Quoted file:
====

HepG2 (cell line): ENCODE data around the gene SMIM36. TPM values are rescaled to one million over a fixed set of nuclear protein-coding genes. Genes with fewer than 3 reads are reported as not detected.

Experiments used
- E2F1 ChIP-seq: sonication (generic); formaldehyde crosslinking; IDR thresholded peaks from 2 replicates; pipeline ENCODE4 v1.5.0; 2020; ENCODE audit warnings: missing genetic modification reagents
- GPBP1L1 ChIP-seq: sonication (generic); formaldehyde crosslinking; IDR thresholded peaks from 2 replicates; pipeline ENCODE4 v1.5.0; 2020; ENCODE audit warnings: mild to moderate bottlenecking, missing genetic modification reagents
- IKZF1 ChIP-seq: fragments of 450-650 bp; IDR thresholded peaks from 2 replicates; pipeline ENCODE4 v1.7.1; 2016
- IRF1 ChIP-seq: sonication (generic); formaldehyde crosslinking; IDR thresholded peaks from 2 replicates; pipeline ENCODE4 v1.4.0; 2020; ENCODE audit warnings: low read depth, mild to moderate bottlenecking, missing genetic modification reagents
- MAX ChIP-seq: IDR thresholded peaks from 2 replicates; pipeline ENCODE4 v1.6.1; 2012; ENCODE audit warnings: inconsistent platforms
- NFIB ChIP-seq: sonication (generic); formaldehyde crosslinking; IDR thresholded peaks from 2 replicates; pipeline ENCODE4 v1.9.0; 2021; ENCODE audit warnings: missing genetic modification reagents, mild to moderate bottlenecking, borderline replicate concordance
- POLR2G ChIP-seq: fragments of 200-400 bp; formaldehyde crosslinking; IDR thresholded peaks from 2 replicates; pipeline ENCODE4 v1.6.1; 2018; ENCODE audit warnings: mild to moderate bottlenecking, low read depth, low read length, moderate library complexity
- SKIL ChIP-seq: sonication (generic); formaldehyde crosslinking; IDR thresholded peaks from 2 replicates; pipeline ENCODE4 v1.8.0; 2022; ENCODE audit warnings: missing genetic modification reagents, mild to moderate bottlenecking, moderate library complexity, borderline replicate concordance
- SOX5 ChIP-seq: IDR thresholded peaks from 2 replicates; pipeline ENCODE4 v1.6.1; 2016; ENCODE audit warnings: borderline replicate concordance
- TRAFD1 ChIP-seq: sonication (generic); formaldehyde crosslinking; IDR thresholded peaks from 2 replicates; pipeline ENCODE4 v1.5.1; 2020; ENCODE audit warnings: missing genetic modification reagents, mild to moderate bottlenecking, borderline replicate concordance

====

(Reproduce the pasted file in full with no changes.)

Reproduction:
HepG2 (cell line): ENCODE data around the gene SMIM36. TPM values are rescaled to one million over a fixed set of nuclear protein-coding genes. Genes with fewer than 3 reads are reported as not detected.

Experiments used
- E2F1 ChIP-seq: sonication (generic); formaldehyde crosslinking; IDR thresholded peaks from 2 replicates; pipeline ENCODE4 v1.5.0; 2020; ENCODE audit warnings: missing genetic modification reagents
- GPBP1L1 ChIP-seq: sonication (generic); formaldehyde crosslinking; IDR thresholded peaks from 2 replicates; pipeline ENCODE4 v1.5.0; 2020; ENCODE audit warnings: mild to moderate bottlenecking, missing genetic modification reagents
- IKZF1 ChIP-seq: fragments of 450-650 bp; IDR thresholded peaks from 2 replicates; pipeline ENCODE4 v1.7.1; 2016
- IRF1 ChIP-seq: sonication (generic); formaldehyde crosslinking; IDR thresholded peaks from 2 replicates; pipeline ENCODE4 v1.4.0; 2020; ENCODE audit warnings: low read depth, mild to moderate bottlenecking, missing genetic modification reagents
- MAX ChIP-seq: IDR thresholded peaks from 2 replicates; pipeline ENCODE4 v1.6.1; 2012; ENCODE audit warnings: inconsistent platforms
- NFIB ChIP-seq: sonication (generic); formaldehyde crosslinking; IDR thresholded peaks from 2 replicates; pipeline ENCODE4 v1.9.0; 2021; ENCODE audit warnings: missing genetic modification reagents, mild to moderate bottlenecking, borderline replicate concordance
- POLR2G ChIP-seq: fragments of 200-400 bp; formaldehyde crosslinking; IDR thresholded peaks from 2 replicates; pipeline ENCODE4 v1.6.1; 2018; ENCODE audit warnings: mild to moderate bottlenecking, low read depth, low read length, moderate library complexity
- SKIL ChIP-seq: sonication (generic); formaldehyde crosslinking; IDR thresholded peaks from 2 replicates; pipeline ENCODE4 v1.8.0; 2022; ENCODE audit warnings: missing genetic modification reagents, mild to moderate bottlenecking, moderate library complexity, borderline replicate concordance
- SOX5 ChIP-seq: IDR thresholded peaks from 2 replicates; pipeline ENCODE4 v1.6.1; 2016; ENCODE audit warnings: borderline replicate concordance
- TRAFD1 ChIP-seq: sonication (generic); formaldehyde crosslinking; IDR thresholded peaks from 2 replicates; pipeline ENCODE4 v1.5.1; 2020; ENCODE audit warnings: missing genetic modification reagents, mild to moderate bottlenecking, borderline replicate concordance